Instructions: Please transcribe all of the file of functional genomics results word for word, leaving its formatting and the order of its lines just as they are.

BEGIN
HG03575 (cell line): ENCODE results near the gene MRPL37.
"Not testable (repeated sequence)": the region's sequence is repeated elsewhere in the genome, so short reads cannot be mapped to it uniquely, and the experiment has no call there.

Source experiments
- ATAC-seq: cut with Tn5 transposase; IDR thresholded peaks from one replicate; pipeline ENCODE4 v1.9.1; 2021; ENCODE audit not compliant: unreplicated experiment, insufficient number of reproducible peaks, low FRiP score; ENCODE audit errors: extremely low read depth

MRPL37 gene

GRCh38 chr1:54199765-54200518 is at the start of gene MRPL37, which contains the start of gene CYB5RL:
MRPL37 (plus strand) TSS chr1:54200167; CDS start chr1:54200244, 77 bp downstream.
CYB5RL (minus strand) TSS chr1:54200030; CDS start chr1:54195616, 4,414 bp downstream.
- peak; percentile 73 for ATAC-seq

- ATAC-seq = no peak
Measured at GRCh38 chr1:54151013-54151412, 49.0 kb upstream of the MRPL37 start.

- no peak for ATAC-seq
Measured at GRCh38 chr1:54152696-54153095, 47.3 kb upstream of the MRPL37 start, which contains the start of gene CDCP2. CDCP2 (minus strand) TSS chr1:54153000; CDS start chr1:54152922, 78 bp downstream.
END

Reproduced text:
HG03575 (cell line): ENCODE results near the gene MRPL37.
"Not testable (repeated sequence)": the region's sequence is repeated elsewhere in the genome, so short reads cannot be mapped to it uniquely, and the experiment has no call there.

Source experiments
- ATAC-seq: cut with Tn5 transposase; IDR thresholded peaks from one replicate; pipeline ENCODE4 v1.9.1; 2021; ENCODE audit not compliant: unreplicated experiment, insufficient number of reproducible peaks, low FRiP score; ENCODE audit errors: extremely low read depth

MRPL37 gene

GRCh38 chr1:54199765-54200518 is at the start of gene MRPL37, which contains the start of gene CYB5RL:
MRPL37 (plus strand) TSS chr1:54200167; CDS start chr1:54200244, 77 bp downstream.
CYB5RL (minus strand) TSS chr1:54200030; CDS start chr1:54195616, 4,414 bp downstream.
- peak; percentile 73 for ATAC-seq

- ATAC-seq = no peak
Measured at GRCh38 chr1:54151013-54151412, 49.0 kb upstream of the MRPL37 start.

- no peak for ATAC-seq
Measured at GRCh38 chr1:54152696-54153095, 47.3 kb upstream of the MRPL37 start, which contains the start of gene CDCP2. CDCP2 (minus strand) TSS chr1:54153000; CDS start chr1:54152922, 78 bp downstream.